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As the Labor Crisis Continues, Restaurant Show Panelist Says ‘Put People First’

Session offers food for thought on what employees want in a job—and why they sometimes leave
James Griffin and Marissa Tunon
James Griffin (left) and Marissa Tunon | Photograph by WGB Staff

As businesses continue to struggle with the labor crisis issues, James Griffin, professor at Johnson & Wales University's College of Hospitality Management, said companies have to put people first. “Our hope is that you leave [this session] with an awareness of a movement towards putting people first,” he said during a May 24 session on "Understanding and Finding Solutions to the Persistent Labor Crisis in Foodservice" at the National Restaurant Association Show.

Griffin was joined by Marissa Tunon, chef de cuisine for Bazaar Meat by Jose Andres, and together they offered insights into what employees want in a job—as well as why they sometimes leave. 

They cited data underscoring what is most important to employees: opportunity for growth, career progression and promotion, and the opportunity to be trained and learn new skills. The culture of the organization, as well as the way it treats people, were also the highest in terms of what’s most important. Among Generation Z, 32% said opportunities for growth is important, followed by 25% who cited training and development and 25% who said a positive work culture.

Other findings explained why employees have left the foodservice industry, including higher pay in other industries (28%); needed consistent schedule/income (23%); lack of professional development and promotion opportunities (17%); work hours—late nights, weekends, holidays (16%); and work environment/company culture (15%).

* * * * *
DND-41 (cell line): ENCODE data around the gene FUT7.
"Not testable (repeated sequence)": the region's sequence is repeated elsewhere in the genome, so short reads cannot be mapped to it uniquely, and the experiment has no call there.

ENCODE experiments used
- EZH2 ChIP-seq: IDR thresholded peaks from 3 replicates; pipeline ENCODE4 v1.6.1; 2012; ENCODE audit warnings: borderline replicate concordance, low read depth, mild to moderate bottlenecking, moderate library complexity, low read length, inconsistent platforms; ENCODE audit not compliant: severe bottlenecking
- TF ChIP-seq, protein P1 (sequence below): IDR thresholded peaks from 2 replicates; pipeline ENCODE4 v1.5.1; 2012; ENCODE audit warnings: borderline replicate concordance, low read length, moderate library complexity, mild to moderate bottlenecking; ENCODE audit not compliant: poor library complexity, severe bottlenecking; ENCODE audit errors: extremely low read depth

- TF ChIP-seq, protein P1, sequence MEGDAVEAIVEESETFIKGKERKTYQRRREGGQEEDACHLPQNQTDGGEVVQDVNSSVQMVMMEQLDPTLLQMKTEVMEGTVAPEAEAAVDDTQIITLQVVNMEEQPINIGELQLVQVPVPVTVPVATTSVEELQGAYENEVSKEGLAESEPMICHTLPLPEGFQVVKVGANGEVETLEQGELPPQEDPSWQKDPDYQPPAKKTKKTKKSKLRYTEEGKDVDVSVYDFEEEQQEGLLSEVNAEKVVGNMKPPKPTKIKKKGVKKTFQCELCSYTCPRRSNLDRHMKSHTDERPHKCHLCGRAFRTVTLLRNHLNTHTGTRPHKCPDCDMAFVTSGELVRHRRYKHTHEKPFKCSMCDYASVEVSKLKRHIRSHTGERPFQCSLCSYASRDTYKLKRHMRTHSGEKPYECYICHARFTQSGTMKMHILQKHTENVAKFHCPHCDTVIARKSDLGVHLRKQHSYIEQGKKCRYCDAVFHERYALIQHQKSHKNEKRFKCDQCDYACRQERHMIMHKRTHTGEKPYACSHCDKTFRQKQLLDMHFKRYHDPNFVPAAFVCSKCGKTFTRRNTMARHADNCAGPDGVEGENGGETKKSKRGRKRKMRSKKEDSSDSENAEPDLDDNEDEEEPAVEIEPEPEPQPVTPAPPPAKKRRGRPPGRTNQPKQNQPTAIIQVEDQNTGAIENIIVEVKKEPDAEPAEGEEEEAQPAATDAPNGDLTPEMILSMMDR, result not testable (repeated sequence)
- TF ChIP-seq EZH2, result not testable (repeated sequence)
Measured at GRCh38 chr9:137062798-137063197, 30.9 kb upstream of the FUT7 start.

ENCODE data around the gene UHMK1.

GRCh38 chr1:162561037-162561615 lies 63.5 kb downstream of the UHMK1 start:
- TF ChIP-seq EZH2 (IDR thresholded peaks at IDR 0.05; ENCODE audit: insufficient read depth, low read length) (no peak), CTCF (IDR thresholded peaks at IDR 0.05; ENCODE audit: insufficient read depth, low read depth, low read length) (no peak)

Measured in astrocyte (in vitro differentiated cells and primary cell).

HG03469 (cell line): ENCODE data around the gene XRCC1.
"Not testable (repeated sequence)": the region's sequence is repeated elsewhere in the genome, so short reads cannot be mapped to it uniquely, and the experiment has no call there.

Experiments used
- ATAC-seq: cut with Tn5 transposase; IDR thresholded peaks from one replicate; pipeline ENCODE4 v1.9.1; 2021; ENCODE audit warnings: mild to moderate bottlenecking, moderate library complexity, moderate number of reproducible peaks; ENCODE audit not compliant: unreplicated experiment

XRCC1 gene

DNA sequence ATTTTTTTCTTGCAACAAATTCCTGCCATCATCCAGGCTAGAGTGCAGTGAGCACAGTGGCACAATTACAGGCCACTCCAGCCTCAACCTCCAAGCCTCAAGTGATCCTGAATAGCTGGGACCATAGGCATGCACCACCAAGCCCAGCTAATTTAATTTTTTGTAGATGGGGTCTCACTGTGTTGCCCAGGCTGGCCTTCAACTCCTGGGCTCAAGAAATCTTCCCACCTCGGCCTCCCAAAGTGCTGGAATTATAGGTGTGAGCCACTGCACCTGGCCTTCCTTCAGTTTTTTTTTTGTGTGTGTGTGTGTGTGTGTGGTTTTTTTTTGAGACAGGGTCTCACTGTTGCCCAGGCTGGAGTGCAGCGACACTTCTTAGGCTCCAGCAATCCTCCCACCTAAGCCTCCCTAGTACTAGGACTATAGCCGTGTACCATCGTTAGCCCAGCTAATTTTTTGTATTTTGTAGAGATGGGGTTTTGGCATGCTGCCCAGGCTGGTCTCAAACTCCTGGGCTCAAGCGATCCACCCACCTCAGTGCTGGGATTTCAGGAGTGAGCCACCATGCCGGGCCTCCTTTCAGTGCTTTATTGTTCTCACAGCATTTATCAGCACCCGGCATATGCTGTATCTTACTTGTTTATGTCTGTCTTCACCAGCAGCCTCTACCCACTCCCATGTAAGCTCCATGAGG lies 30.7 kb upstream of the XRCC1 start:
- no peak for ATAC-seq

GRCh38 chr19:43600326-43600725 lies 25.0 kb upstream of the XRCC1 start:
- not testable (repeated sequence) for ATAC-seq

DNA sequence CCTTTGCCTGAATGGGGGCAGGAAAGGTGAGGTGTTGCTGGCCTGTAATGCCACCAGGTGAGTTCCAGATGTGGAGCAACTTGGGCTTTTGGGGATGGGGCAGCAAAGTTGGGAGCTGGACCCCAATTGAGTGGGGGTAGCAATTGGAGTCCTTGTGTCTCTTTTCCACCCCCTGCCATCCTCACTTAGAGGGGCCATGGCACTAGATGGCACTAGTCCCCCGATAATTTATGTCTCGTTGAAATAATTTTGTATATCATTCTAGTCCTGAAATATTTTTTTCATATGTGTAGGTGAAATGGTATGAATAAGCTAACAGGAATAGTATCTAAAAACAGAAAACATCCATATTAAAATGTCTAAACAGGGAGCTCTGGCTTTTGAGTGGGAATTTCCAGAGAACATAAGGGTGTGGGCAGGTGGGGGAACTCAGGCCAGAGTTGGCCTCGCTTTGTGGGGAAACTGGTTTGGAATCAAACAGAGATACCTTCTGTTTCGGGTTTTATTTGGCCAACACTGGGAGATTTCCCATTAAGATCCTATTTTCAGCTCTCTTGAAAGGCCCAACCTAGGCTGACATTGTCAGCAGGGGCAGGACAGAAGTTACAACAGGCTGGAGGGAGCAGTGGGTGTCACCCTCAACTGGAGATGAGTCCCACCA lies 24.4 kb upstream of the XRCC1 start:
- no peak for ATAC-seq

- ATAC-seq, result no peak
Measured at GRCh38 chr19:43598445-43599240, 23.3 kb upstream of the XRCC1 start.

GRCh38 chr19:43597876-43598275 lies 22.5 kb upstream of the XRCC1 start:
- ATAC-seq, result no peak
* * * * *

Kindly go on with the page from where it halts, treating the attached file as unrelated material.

“Some of us older folks that have been in this business so long … that they’ve been conditioned to do the wrong thing. … We have to listen to people to change how we behave,” Griffin said.

Tunon talked about some of the challenges that she faces in the restaurant industry, one being that her staff is burned out. She said hiring staff is the biggest challenge and that at the restaurant, they are currently operating with 70% of the staff that they need (with hourly staff working about 55 hours per week).

Most workers (49%) are found through employee referrals, (additional data revealed), with 32% using websites/job boards to find new hires. Tunon said that having great benefits, competitive pay and a good environment are essential to attracting and retaining employees.

The speakers closed out the session by offering three tactics that could help in dealing with the labor crisis: track data to improve work culture (make people the No. 1 priority); talk to people (invest in career progression and learn where employees want to go professionally); and start listening (focus on retention, learn what inspires people to stay with organizations, and establish a culture of continuous improvement).



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